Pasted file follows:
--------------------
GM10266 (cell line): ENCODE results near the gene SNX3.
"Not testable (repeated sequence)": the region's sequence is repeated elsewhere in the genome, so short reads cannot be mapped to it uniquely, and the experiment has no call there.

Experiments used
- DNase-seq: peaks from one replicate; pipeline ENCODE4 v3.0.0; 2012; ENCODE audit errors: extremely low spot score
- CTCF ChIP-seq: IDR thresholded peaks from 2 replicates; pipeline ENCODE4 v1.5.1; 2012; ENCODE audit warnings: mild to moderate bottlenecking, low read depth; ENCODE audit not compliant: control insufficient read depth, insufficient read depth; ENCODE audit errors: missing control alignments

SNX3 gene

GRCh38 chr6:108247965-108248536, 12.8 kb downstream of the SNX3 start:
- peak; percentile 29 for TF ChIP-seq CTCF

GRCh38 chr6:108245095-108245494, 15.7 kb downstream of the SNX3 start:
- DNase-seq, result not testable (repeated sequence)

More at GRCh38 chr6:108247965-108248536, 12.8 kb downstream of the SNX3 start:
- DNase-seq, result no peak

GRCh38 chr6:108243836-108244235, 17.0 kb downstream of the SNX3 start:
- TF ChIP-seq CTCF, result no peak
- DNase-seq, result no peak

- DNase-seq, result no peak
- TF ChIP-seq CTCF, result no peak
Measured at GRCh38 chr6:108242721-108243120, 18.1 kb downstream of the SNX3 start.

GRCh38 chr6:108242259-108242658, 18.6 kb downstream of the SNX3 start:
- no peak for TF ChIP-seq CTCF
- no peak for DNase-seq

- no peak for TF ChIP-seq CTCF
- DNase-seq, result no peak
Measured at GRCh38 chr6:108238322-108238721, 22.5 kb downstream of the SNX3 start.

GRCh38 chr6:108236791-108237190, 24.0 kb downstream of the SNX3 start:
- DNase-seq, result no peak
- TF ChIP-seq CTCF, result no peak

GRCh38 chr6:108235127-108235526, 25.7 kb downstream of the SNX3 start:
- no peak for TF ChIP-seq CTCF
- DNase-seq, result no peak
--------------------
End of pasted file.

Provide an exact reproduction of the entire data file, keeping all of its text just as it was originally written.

GM10266 (cell line): ENCODE results near the gene SNX3.
"Not testable (repeated sequence)": the region's sequence is repeated elsewhere in the genome, so short reads cannot be mapped to it uniquely, and the experiment has no call there.

Experiments used
- DNase-seq: peaks from one replicate; pipeline ENCODE4 v3.0.0; 2012; ENCODE audit errors: extremely low spot score
- CTCF ChIP-seq: IDR thresholded peaks from 2 replicates; pipeline ENCODE4 v1.5.1; 2012; ENCODE audit warnings: mild to moderate bottlenecking, low read depth; ENCODE audit not compliant: control insufficient read depth, insufficient read depth; ENCODE audit errors: missing control alignments

SNX3 gene

GRCh38 chr6:108247965-108248536, 12.8 kb downstream of the SNX3 start:
- peak; percentile 29 for TF ChIP-seq CTCF

GRCh38 chr6:108245095-108245494, 15.7 kb downstream of the SNX3 start:
- DNase-seq, result not testable (repeated sequence)

More at GRCh38 chr6:108247965-108248536, 12.8 kb downstream of the SNX3 start:
- DNase-seq, result no peak

GRCh38 chr6:108243836-108244235, 17.0 kb downstream of the SNX3 start:
- TF ChIP-seq CTCF, result no peak
- DNase-seq, result no peak

- DNase-seq, result no peak
- TF ChIP-seq CTCF, result no peak
Measured at GRCh38 chr6:108242721-108243120, 18.1 kb downstream of the SNX3 start.

GRCh38 chr6:108242259-108242658, 18.6 kb downstream of the SNX3 start:
- no peak for TF ChIP-seq CTCF
- no peak for DNase-seq

- no peak for TF ChIP-seq CTCF
- DNase-seq, result no peak
Measured at GRCh38 chr6:108238322-108238721, 22.5 kb downstream of the SNX3 start.

GRCh38 chr6:108236791-108237190, 24.0 kb downstream of the SNX3 start:
- DNase-seq, result no peak
- TF ChIP-seq CTCF, result no peak

GRCh38 chr6:108235127-108235526, 25.7 kb downstream of the SNX3 start:
- no peak for TF ChIP-seq CTCF
- DNase-seq, result no peak